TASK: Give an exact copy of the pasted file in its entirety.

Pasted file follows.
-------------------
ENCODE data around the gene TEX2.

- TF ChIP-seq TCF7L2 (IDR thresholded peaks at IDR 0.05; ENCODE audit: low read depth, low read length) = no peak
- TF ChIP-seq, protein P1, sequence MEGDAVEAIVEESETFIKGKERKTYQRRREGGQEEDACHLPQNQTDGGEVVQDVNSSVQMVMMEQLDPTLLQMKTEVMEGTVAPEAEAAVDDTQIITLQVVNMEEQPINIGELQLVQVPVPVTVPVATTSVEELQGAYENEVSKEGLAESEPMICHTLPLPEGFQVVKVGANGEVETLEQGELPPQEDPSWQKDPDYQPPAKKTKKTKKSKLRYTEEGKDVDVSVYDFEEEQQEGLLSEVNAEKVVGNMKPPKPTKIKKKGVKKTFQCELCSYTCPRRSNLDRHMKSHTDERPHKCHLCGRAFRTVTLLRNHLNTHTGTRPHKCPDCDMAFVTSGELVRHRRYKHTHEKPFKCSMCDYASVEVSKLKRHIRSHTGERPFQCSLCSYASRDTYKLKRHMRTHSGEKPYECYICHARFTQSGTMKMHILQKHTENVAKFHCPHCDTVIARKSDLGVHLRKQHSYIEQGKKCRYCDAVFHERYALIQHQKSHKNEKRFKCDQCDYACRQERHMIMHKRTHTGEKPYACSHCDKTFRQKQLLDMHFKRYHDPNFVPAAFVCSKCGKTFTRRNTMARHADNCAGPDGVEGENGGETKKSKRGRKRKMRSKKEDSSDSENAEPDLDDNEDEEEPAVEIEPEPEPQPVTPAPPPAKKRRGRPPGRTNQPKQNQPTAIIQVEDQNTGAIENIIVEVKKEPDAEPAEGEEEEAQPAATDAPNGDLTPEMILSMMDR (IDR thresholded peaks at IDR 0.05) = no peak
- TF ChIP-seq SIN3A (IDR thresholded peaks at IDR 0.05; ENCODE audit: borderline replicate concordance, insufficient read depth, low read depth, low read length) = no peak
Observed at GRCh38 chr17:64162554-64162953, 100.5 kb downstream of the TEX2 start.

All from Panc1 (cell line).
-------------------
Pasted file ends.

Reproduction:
ENCODE data around the gene TEX2.

- TF ChIP-seq TCF7L2 (IDR thresholded peaks at IDR 0.05; ENCODE audit: low read depth, low read length) = no peak
- TF ChIP-seq, protein P1, sequence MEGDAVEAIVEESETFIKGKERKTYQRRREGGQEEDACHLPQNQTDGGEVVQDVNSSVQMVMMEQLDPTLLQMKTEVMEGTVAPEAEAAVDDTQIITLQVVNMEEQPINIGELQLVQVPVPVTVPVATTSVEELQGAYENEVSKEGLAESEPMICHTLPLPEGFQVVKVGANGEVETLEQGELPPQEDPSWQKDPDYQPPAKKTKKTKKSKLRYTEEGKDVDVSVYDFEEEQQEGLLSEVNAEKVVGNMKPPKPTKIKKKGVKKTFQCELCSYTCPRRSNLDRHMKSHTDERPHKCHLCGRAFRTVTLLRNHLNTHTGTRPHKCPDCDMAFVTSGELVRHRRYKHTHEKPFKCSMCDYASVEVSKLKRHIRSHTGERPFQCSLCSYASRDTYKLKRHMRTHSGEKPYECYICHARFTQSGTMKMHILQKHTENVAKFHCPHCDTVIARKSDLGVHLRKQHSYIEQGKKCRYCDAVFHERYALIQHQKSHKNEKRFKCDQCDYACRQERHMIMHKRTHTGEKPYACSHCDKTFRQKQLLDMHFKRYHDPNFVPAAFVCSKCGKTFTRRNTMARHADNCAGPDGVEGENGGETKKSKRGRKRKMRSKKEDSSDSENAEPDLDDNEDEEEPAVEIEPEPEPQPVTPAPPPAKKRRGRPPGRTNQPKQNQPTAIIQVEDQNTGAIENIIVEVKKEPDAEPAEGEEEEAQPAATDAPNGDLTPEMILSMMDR (IDR thresholded peaks at IDR 0.05) = no peak
- TF ChIP-seq SIN3A (IDR thresholded peaks at IDR 0.05; ENCODE audit: borderline replicate concordance, insufficient read depth, low read depth, low read length) = no peak
Observed at GRCh38 chr17:64162554-64162953, 100.5 kb downstream of the TEX2 start.

All from Panc1 (cell line).